Lawmakers signed off on a new office building for state senators that became a political wedge issue for Republicans. They repeatedly attacked Democrats and Dayton for what they characterized as an opulent project. The proposal that ultimately passed scaled the project back a bit. It's cost $90 million — with $77 million covered by taxpayers — and will move ahead unless a longshot lawsuit stops it.
The North Dakota crude shipped through Minnesota will come with extra safeguards. Lawmakers established a railroad and pipeline safety account to pay for emergency personnel training and response in the event of a spill. Railroad operators would have to provide training in dealing with oil and hazardous substances. There are also pollution control preparedness plans. The money comes from annual assessments of rail and pipeline companies.
Is this an election year? Just look at all that tax relief. Lawmakers took advantage of a strong financial position — a projected $1.2 billion surplus — and agreed to send about half of that back to citizens (and voters). Some of the tax relief came in the form of income and property tax breaks, like refund checks typically distributed in October. Some other money undid 2013 changes that boosted business sales taxes, leading Republicans to accuse Democrats of political opportunism.
Advocates for big spending on transportation didn't get it this year, as lawmakers quailed at a proposed tax hike that would have raised about a half-billion dollars. The problem with that? It would have bumped the cost of a gallon of gas by more than a dime. And legislators chose to send much of a projected budget surplus to tax cuts and cash reserves. Some tiny consolation prizes made it into the borrowing bill.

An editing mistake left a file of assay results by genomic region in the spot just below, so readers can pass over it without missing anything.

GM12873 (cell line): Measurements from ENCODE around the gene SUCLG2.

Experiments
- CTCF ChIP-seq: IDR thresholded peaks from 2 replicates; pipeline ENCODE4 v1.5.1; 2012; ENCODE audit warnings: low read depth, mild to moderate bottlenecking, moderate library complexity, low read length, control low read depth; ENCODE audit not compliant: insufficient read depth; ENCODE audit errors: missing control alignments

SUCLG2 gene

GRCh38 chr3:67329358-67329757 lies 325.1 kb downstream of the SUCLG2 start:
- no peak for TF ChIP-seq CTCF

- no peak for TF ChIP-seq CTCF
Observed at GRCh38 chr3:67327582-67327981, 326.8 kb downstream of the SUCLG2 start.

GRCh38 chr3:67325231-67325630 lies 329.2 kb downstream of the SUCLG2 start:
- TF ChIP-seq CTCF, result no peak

WOMEN'S ECONOMIC SECURITY
Watch for updates to workplace protection laws. Parents can be able to take 12 weeks of pregnancy/parental leave when they give birth or adopt. That's up from six weeks. Nursing mothers are assured of private space to express milk. "Familial status" was written into employment practice law to keep women from being passed over for promotions by a boss who thinks their family will get in the way of their work. And companies with state contracts above $500,000 must prove they pay men and women the same money for similar work.
Dayton pushed to give the state's law books a good spring cleaning, purging outdated or duplicative laws. His goal was to speed up service delivery and reduce permitting wait time in the process. His administration came forward with more than 1,000 ideas — many so obscure they'd long been forgotten — and his tally of wins was at 925 as of Friday.